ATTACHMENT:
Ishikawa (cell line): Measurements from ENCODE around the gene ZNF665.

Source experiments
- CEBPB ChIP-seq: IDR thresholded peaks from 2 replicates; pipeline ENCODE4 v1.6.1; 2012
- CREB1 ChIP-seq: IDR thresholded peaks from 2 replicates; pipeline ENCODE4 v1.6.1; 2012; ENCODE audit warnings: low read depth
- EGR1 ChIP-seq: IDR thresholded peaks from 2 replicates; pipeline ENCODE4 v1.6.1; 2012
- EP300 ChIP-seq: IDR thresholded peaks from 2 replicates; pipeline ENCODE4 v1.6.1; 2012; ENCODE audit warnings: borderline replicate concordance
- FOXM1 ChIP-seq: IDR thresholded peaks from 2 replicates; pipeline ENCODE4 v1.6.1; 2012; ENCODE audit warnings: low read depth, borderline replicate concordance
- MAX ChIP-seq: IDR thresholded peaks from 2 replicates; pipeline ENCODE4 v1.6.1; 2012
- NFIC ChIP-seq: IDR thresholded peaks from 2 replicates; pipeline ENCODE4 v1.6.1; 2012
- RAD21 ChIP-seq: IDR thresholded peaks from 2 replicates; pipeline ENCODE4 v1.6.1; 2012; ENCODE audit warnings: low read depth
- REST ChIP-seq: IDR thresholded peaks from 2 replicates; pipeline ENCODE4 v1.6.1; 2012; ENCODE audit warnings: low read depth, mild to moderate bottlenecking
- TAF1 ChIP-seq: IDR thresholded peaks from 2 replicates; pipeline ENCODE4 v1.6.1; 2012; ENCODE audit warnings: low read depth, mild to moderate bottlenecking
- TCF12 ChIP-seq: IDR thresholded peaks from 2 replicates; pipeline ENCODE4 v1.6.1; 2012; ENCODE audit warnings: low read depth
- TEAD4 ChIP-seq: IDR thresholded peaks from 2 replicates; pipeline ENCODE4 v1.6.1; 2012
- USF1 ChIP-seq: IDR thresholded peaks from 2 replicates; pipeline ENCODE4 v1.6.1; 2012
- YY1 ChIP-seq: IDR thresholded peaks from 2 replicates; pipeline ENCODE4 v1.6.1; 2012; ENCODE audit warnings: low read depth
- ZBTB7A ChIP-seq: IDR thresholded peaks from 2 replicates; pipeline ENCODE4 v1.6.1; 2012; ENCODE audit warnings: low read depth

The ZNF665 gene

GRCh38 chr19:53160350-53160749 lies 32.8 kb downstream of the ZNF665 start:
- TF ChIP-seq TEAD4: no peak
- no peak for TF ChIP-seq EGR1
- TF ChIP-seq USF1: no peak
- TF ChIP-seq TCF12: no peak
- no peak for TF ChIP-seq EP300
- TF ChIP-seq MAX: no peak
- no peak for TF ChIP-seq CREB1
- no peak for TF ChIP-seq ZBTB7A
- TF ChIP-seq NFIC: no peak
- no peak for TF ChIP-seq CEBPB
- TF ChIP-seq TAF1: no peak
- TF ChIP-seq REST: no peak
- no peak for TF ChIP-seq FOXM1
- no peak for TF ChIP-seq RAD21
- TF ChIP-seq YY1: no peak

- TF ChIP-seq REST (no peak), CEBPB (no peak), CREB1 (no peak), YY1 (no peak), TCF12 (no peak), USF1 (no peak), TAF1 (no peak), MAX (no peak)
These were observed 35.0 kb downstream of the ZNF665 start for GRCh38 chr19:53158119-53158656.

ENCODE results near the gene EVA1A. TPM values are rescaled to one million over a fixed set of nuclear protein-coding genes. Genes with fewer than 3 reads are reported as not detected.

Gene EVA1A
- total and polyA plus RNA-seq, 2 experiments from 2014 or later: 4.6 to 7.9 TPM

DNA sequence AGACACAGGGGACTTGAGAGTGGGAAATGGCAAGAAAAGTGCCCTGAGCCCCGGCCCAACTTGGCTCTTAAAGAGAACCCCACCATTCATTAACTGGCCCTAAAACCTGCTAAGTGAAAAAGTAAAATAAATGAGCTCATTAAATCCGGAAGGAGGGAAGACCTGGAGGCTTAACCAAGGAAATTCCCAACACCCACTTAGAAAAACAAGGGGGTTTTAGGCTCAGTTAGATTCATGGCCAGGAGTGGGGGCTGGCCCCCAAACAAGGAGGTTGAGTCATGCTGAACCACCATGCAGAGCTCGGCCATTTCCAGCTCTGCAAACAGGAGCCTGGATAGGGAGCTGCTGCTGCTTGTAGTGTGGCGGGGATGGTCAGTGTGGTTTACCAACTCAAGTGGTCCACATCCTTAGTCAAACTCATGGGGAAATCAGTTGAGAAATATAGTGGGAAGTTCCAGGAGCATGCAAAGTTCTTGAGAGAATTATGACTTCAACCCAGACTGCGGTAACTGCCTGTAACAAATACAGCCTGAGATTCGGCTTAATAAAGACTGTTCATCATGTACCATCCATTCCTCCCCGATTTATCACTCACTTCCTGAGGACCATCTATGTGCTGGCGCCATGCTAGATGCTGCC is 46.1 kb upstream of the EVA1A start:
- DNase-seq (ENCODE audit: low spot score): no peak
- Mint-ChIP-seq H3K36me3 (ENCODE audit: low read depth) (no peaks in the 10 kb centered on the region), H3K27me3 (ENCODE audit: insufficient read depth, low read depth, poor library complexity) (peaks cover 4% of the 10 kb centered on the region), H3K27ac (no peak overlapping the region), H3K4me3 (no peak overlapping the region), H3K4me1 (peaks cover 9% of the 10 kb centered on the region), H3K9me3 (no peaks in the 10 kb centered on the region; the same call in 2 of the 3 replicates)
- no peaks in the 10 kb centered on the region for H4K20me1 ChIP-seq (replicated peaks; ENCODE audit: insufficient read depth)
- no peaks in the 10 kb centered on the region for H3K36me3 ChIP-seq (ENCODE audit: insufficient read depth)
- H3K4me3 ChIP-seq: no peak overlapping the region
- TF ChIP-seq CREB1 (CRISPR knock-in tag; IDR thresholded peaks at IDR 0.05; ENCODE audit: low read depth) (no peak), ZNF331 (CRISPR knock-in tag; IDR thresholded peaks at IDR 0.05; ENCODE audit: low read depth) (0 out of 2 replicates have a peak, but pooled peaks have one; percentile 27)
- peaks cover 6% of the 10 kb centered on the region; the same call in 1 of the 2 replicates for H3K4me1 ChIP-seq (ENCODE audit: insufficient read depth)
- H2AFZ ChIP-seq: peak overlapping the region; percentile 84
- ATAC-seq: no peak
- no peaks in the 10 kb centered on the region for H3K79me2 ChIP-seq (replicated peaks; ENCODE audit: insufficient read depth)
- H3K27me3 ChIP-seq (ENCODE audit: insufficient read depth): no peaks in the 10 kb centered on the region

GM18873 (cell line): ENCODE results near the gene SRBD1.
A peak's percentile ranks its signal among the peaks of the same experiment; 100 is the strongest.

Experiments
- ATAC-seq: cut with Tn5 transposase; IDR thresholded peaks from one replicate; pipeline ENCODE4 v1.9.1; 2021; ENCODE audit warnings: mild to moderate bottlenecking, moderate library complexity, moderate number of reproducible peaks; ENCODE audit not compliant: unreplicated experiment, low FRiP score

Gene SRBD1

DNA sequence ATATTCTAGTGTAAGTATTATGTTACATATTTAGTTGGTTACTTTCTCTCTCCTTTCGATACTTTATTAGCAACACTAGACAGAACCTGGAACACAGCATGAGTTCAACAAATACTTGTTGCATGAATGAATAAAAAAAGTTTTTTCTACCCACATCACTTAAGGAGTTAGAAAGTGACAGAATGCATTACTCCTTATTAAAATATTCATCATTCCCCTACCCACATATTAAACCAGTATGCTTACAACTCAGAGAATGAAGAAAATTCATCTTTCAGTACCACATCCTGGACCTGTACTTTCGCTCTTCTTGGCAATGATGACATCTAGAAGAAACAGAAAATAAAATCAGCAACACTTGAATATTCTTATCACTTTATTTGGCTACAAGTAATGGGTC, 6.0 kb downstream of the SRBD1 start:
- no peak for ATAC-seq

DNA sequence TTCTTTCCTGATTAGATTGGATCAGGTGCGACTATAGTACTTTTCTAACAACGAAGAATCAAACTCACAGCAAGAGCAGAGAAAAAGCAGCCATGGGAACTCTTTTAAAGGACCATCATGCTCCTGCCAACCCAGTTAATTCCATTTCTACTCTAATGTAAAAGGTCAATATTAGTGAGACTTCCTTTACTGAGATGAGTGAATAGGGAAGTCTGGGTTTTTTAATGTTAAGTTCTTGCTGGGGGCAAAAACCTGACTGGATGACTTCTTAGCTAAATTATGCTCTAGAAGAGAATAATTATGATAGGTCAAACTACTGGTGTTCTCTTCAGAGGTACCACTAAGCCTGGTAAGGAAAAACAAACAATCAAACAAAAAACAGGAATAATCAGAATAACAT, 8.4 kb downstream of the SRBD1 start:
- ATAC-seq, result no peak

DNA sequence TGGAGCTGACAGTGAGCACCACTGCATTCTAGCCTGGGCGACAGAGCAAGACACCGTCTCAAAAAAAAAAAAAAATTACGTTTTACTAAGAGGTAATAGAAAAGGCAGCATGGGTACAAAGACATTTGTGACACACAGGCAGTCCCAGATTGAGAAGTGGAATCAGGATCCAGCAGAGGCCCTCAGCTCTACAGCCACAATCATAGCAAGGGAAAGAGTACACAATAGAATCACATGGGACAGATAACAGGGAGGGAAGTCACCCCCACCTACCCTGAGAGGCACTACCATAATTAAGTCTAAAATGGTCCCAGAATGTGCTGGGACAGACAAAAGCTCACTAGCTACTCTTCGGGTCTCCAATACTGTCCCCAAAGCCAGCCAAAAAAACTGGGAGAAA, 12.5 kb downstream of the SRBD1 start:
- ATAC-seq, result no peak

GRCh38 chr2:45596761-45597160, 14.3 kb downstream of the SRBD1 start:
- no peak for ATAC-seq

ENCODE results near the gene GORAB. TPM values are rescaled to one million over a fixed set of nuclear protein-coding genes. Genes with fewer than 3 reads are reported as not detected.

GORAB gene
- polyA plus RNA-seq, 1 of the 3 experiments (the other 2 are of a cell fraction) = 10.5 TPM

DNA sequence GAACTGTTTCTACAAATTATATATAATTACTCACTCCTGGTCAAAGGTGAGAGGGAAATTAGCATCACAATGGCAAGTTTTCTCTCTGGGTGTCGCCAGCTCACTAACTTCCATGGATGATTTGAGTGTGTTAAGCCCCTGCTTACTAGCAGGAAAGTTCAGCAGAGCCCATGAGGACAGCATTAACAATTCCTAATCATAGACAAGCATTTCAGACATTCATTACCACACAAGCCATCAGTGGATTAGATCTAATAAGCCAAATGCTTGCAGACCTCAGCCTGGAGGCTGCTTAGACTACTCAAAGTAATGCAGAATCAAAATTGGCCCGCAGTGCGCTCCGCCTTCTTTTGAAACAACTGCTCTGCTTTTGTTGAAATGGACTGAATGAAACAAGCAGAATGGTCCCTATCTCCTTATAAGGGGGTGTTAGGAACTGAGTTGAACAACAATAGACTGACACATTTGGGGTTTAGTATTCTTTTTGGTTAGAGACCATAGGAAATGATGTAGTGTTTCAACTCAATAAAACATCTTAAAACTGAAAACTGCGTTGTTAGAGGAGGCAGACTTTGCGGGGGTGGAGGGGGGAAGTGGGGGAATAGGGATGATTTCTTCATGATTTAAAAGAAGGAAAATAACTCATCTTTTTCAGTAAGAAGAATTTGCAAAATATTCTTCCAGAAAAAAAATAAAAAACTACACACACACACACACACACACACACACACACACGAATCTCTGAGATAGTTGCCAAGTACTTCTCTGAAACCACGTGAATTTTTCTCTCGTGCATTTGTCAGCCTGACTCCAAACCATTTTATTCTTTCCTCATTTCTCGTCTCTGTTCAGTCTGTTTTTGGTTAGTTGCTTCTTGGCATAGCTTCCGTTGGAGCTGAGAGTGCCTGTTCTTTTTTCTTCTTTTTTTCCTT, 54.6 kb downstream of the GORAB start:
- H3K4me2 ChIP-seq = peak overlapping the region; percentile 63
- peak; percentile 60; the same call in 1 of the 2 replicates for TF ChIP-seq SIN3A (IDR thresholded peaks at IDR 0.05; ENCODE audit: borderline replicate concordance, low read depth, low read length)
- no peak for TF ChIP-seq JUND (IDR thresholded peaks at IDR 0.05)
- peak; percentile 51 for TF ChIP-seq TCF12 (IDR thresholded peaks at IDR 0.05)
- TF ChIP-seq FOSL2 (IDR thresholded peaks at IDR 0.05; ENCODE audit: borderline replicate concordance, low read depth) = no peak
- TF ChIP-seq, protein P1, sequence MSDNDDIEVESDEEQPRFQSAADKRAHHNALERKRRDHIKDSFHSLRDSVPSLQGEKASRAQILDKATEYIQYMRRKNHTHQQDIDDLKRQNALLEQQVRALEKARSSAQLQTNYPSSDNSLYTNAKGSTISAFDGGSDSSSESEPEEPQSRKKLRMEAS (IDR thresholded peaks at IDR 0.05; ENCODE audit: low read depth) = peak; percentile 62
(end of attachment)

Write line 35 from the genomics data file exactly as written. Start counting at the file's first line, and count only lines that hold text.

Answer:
- TF ChIP-seq REST (no peak), CEBPB (no peak), CREB1 (no peak), YY1 (no peak), TCF12 (no peak), USF1 (no peak), TAF1 (no peak), MAX (no peak)